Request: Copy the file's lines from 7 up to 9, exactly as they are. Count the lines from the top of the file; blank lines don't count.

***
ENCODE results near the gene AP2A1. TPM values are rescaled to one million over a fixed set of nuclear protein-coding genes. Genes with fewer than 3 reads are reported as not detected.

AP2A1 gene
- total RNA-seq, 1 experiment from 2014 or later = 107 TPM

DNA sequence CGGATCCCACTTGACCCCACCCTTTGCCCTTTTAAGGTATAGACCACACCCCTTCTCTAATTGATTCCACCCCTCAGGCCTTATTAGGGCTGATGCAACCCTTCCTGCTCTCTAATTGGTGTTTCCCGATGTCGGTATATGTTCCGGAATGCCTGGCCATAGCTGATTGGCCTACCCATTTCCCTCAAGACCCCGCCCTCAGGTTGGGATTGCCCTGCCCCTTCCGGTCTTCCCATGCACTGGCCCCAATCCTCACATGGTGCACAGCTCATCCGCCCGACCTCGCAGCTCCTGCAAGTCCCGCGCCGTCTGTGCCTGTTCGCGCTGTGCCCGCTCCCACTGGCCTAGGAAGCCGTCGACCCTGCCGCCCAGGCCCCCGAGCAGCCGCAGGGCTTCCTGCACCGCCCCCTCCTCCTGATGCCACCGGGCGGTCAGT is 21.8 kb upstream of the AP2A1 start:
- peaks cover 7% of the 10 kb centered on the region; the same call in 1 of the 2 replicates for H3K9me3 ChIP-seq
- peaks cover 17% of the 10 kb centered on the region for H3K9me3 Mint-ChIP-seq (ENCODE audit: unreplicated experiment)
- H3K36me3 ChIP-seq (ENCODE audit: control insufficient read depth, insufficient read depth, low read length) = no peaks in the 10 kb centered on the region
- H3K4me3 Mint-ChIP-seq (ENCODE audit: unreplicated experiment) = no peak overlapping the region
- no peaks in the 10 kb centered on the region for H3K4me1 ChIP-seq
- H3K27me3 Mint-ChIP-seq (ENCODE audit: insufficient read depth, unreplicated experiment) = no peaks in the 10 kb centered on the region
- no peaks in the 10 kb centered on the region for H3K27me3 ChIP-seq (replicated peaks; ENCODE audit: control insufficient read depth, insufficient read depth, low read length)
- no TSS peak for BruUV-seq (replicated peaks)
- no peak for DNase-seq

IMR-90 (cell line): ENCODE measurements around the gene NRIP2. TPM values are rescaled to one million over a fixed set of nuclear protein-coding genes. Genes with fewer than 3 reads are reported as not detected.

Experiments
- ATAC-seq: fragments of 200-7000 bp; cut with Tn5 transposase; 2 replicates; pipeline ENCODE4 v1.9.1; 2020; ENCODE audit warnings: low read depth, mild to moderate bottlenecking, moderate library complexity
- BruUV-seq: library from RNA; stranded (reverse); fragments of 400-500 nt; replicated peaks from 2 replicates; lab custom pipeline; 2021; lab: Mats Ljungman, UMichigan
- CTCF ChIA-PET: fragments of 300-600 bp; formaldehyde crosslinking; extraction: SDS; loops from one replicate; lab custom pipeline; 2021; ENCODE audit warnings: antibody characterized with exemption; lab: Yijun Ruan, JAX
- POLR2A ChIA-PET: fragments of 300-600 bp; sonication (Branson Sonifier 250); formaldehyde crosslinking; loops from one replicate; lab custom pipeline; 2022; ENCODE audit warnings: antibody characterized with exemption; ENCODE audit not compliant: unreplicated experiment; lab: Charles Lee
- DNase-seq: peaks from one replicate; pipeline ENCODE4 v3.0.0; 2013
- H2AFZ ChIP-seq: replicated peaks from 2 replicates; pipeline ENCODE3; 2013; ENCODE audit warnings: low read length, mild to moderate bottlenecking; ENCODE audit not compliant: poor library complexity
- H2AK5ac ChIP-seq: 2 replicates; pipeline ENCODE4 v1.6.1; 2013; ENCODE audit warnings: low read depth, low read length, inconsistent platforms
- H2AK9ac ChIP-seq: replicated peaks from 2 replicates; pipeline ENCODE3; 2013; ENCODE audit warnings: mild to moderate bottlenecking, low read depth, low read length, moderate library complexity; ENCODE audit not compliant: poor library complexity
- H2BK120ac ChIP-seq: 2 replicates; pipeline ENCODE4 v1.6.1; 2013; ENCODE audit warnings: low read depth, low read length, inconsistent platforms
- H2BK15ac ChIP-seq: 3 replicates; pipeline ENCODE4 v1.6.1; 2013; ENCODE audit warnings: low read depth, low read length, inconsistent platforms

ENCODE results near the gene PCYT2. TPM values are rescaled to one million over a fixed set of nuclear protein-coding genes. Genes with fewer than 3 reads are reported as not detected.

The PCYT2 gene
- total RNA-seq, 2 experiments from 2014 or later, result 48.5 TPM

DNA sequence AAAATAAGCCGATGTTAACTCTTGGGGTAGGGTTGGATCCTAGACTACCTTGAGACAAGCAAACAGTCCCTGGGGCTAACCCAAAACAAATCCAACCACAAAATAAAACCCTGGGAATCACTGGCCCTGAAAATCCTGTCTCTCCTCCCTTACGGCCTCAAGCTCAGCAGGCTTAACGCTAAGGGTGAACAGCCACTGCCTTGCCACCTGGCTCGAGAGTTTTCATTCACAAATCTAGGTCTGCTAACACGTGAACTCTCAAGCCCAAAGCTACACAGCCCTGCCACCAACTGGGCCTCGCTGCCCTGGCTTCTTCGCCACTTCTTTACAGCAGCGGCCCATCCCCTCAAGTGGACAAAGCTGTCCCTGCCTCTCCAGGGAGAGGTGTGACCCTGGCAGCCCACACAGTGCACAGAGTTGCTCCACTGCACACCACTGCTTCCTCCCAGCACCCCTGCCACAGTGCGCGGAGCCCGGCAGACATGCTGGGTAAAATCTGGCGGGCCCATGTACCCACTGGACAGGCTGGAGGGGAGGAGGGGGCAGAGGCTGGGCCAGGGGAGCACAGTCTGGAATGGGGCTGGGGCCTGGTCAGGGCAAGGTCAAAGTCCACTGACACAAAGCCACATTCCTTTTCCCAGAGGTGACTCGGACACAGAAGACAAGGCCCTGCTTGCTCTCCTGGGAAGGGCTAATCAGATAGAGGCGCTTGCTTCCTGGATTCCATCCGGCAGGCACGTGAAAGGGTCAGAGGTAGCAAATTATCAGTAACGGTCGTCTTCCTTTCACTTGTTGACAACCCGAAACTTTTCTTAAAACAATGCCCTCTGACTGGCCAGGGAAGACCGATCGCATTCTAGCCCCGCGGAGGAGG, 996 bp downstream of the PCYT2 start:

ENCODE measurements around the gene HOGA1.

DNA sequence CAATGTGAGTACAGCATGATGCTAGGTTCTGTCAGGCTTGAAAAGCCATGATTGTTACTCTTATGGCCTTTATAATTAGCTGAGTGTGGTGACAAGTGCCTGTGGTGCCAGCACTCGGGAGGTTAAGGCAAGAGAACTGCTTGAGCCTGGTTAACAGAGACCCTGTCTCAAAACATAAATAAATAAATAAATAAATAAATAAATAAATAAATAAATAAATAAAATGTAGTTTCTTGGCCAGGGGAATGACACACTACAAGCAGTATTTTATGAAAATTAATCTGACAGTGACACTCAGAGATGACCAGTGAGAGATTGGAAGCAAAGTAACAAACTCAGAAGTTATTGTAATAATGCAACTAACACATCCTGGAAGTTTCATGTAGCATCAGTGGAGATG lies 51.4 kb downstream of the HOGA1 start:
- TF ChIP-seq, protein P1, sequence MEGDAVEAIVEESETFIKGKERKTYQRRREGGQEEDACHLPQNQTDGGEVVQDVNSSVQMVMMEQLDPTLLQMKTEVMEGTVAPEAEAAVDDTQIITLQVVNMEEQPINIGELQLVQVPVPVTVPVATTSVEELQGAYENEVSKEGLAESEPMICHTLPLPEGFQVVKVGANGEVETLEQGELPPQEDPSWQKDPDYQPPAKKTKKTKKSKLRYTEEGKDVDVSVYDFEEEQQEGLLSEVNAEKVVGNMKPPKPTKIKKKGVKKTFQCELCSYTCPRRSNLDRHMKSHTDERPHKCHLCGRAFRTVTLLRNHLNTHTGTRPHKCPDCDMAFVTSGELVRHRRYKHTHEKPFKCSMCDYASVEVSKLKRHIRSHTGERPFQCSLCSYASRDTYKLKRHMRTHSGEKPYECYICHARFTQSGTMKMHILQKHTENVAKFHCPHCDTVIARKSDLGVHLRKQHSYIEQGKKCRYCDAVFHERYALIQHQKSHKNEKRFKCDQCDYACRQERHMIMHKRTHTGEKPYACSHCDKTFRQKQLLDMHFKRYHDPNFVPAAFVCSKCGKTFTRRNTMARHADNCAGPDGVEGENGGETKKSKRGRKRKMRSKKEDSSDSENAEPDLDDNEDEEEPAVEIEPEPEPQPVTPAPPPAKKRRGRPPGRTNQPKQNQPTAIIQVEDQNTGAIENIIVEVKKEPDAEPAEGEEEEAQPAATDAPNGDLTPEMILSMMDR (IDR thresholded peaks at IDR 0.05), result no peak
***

- H3K36me3 ChIP-seq (ENCODE audit: control insufficient read depth, insufficient read depth, low read length) = no peaks in the 10 kb centered on the region
- H3K4me3 Mint-ChIP-seq (ENCODE audit: unreplicated experiment) = no peak overlapping the region
- no peaks in the 10 kb centered on the region for H3K4me1 ChIP-seq